in the ways of her dark goddess. We spent the rest of the afternoon in the sacred glad, and I was
introduced to the ways of The Great Mother.
10th day of Febrâ€™y, 1694:
Tonight we set my plans into motion. In one act, we plant the seed to bring the Great Mother
to our earthly realm. A glamour cast upon my fool husband and the young Foster chit will lead
them to the Motherâ€™s altar, where they shall rut like animals. My magics will ensure that his
seed takes root in her belly. The child she bears will be the perfect vessel for the Mother, and
the fool townsfolk will think my husband either an adulterer or a witch, either of which gets
him out of my way!
Rockefeller was quite disturbed by what he read and thought about it for a long time after.
Meanwhile, Ingerton found an American Indian tomahawk that was probably hundreds of years old. The axe-head was made of antler or bone of some sort, and the long shaft was crafted from ash. It was decorated with wolf teeth, hawk feathers, and carved symbols. He brought it back to the rest. He realized he couldnâ€™t sneak it out on his person. When he tried to show it to Rockefeller, the man just shook his head, still disturbed by what heâ€™d skimmed in the book.
â€œAre you all right sir?â€ Felix asked.
Rockefeller just shook his head.
â€œWhat was in the book?â€ Ingerton asked.
Rockefeller took a deep breath.
â€œTerrible,â€ he finally said. â€œTerrible, terrible stuff. I wouldnâ€™t want you to see it.â€
It was probably about 9 p.m.
â€œIâ€™ll tell you whatâ€™s in the book when we get back to the hotel with a bourbon in our hand and a pipe in the other,â€ Rockefeller said.
â€œSounds like a marvelous idea!â€ Ingerton said. â€œHow do we go about taking this?â€
â€œCould we ask him if heâ€™s willing to part with it?â€ Sayers asked.
â€œIâ€™ve already talked to the curator,â€ Rockefeller said. â€œIâ€™m pretty sure heâ€™ll give us whatever we want. If not, Iâ€™ll deal with him myself.â€
â€œI see,â€ Ingerton said. â€œI think we should take this as well, then.â€
They left the back of the place and returned to the curator, whoâ€™d been looking in on them every half hour or so since about 6 p.m. He seemed greatly relieved to see them enter the main part of the building.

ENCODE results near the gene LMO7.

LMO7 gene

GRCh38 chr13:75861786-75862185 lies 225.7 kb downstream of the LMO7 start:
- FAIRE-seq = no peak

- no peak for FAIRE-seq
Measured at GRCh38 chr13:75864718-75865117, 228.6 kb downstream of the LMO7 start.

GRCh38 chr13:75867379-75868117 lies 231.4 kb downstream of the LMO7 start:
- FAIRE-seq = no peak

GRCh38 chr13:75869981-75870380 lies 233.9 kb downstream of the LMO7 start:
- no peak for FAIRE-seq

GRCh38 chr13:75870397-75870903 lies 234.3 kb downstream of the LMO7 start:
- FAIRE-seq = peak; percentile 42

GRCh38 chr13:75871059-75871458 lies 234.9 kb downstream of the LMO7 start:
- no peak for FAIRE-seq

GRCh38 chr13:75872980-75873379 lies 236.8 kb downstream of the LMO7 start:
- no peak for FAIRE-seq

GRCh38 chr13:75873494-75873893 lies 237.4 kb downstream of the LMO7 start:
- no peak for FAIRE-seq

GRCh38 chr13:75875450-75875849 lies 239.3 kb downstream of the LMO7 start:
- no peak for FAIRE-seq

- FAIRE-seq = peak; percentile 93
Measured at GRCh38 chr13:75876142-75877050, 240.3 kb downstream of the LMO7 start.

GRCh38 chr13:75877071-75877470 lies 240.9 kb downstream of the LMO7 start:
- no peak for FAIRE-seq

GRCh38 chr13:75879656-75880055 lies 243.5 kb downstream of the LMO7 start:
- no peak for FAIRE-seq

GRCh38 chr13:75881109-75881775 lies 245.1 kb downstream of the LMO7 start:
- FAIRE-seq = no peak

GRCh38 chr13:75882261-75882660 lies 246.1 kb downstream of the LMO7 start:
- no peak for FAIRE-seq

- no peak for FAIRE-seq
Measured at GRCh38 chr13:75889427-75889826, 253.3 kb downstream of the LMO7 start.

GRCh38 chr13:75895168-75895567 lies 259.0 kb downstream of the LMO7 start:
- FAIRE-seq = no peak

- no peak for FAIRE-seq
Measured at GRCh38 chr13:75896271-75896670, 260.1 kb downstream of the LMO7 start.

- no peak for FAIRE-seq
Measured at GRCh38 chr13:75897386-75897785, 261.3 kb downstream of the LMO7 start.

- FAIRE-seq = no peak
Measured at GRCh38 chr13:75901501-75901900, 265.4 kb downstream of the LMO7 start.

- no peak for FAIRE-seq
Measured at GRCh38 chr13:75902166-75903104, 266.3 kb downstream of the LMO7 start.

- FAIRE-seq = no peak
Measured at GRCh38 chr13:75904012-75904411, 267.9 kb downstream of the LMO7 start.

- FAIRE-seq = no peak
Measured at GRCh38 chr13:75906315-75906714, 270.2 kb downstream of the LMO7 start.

â€œAh, Mr. Rockefeller,â€ Smith said. â€œYou ready to leave?â€
â€œNow Thomas, I want you to hear me out and I want you to hear me out good and I want you to hear me out in full until youâ€™ve began to talk,â€ Rockefeller said. â€œWe have two things here. I have a book here and I have a tomahawk. My friend has very special needs, special desires, and this tomahawk has definitely filled it!â€
â€œHe is right,â€ Ingerton said.
â€œNow, this book here, this book here, is a good read!â€ Rockefeller went on. â€œItâ€™s a good read, Thomas, and I need to read it in full. I want to read it twice! No! Hear me again, I want to read it three times, Thomas! And I canâ€™t do that here! I need to do it in the privacy of my own home with a pipe and a bourbon! You surely understand that Thomas! Youâ€™re a good man, Iâ€™m sure you understand it!
â€œNow hereâ€™s what Iâ€™m going to do for you sir, hereâ€™s what Iâ€™m going to do! I saw your eyes light up when I put in that donation box! Iâ€™m going to put another ten in there for you, Thomas, and Iâ€™m going to give you a ten for the way youâ€™ve treated me today! Itâ€™s been good, Thomas, and I know youâ€™re going to see this through! I know youâ€™re going to do this! And we will bring these back in better condition than you saw them leave today. Now, how does that sound for you, sir?â€
â€œUh â€¦ very well,â€ Smith said.
He was fine with it and Rockefeller donated an additional $10 to the society and $10 to Smith. Smith told them if there was anything else they needed from the historical society to contact him. They took the book and the tomahawk and returned to the hotel.
* * *